EEA/EFTA also changes how financial contributions to the EU are made, with money going directly to the facilities and machinery that the UK is participating in, as opposed to the European Commission.
Hard-Brexiters claim that the EEA/EFTA model would still mean that Britain is a ‘rule taker’. This is a false assumption. EEA has different impacts upon EU members compared to EFTA members. While EU and ECJ laws have a direct effect on EU member states, it does not have direct effect on the EFTA states because the EFTA states have preserved their own domestic legal sovereignty. In order for say, a new single market law to have effect on the EFTA states, it must first be ratified by that state’s own Parliament. It cannot be imposed through the EEA. In effect, by combining EEA/EFTA membership, the UK protects its own law making sovereignty. However, the key issue to resolve within EEA / EFTA is the relationship with the EU on competition, state aid and public procurement.
The Norway EEA-EFTA model is an off-the-shelf, already functioning and workable solution which would mean the UK being able to replicate an existing economic alliance framework rather than attempt to create a range of whole new structures. Rejoining EEA by virtue of EFTA is an arrangement that would offer stability both legally and economically.
Just after the EU referendum, many pragmatic Remainers and Brexiters were largely open to an EEA/EFTA style deal (as was Nigel Farage who regularly cited the Norway and Switzerland models as the solution). Yet here we are, over four years on from the EU Referendum and that sensible Common Market version of Brexit is now still not used as the blindingly obvious compromise solution for both sides. It gives both pragmatic Remainers and Brexiters what they want.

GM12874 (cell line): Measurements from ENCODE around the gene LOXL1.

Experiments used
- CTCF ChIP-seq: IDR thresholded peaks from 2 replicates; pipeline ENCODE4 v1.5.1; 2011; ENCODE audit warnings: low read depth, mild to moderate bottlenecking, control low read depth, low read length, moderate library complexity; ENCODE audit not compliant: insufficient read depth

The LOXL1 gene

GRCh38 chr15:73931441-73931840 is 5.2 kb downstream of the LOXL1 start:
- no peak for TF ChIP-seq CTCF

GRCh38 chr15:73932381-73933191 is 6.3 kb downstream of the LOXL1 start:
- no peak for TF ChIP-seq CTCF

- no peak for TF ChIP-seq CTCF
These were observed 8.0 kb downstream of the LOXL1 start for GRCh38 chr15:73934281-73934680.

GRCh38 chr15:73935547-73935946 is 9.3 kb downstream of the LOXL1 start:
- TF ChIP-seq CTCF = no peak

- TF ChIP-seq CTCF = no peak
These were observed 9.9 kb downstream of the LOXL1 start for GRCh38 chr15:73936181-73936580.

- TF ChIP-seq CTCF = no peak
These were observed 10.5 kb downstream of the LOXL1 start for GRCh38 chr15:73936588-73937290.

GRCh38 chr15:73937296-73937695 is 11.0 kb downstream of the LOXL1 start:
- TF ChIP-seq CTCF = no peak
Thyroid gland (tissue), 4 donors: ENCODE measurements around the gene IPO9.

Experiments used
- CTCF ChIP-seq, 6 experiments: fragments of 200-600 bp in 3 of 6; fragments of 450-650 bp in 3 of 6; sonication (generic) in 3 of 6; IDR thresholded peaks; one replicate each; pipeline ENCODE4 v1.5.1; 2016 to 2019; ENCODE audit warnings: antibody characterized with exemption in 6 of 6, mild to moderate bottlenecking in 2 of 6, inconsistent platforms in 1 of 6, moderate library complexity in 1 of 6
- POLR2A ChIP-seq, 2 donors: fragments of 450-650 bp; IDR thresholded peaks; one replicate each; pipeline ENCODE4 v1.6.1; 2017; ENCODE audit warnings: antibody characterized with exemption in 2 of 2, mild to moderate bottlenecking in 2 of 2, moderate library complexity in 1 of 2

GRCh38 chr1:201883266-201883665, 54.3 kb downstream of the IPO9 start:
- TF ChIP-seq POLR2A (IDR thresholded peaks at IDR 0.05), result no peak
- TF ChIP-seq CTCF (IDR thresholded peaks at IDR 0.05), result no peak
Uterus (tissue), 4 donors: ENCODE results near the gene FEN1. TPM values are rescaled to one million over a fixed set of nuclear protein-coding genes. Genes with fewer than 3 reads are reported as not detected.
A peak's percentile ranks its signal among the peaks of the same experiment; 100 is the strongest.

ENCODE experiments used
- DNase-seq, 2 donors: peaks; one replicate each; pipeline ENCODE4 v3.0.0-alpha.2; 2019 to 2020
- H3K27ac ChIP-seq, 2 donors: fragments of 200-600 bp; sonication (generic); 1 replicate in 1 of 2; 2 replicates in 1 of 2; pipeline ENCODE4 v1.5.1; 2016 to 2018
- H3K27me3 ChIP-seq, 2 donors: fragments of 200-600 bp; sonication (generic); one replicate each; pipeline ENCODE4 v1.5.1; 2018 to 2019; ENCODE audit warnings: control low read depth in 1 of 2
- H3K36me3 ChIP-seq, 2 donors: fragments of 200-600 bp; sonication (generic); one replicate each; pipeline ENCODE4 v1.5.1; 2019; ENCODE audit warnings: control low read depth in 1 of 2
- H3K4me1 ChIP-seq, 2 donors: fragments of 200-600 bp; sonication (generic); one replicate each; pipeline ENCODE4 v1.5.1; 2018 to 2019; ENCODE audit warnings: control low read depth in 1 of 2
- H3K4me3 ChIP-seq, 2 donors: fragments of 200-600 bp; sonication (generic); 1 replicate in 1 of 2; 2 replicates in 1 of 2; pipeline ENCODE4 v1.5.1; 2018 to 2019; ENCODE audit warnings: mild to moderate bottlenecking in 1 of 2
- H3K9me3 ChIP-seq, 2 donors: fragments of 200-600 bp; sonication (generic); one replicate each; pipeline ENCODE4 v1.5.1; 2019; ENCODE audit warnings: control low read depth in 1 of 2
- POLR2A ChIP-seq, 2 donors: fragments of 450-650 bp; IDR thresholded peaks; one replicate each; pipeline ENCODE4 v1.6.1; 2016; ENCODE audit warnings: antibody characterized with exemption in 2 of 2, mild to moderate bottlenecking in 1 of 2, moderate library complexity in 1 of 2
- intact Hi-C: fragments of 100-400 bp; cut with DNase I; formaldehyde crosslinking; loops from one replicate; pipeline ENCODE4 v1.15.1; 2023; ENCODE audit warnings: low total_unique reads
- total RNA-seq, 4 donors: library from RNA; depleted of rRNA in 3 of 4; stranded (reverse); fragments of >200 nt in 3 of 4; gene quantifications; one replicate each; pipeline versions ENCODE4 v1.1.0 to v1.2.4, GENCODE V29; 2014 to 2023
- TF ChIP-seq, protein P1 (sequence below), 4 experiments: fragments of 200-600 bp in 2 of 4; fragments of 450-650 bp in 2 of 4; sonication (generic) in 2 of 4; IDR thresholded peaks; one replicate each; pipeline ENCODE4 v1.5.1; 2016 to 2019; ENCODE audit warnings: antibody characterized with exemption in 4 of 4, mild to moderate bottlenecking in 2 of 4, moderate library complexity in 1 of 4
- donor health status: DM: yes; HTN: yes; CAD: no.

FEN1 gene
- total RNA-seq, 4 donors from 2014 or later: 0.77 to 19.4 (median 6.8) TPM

Theresa May is largely to blame for this. She wilfully ignored this path because of her rigid freedom of movement red line, which ultimately caused the Irish backstop issue. If she had gone down the EEA/EFTA route, she would have probably won a parliamentary vote because of moderate Tory & opposition party support. Even now, the EEA/EFTA solution is the most likely option that would win parliamentary support.
Regarding freedom of movement, EEA-EFTA offers another pragmatic compromise. The biggest sticking point when it comes to the Norway model is what it would mean for immigration to the UK. All EEA members are required to accept the ‘four freedoms’, including the free movement of people. But the EFTA model restricts freedom of movement to labour rather than people. Also, Article 112 of the EEA Agreement does allow non-EU member states to opt out from any of the four freedoms if they are facing serious economic, societal or environmental difficulties as a result of the freedoms. For example, Lichtenstein used Article 112 to impose controls on EEA migration due to concerns whether it was able to handle a huge influx of people under freedom of movement.
The country is split and needs a pragmatic solution. Tribalism and division is wider now than ever before and the solutions are becoming more extreme on both sides. We urgently need a sensible compromise outcome, one that satisfies most of the people most of the time and one that a) doesn’t inflict economic damage b) respects the will of the 52% Leave vote c) takes into account the concerns of the 48% Remain vote. That solution is the European Economic Association and European Free Trade Association. It gives both sides a significant degree of what they want: For Remainers – the single market, no hard border in Ireland, economic security, immediate access to free trade deals in the EU and maintenance of economic union in Europe. For Brexiters – the independence to broker new trade deals around the world, controlled immigration, increased jurisdiction in the UK and an end to EU political union.
Like most things in life, the solution lies in compromise. The Brexit compromise is EEA/EFTA and back to the Common Market. Economic Union. But not Political Union.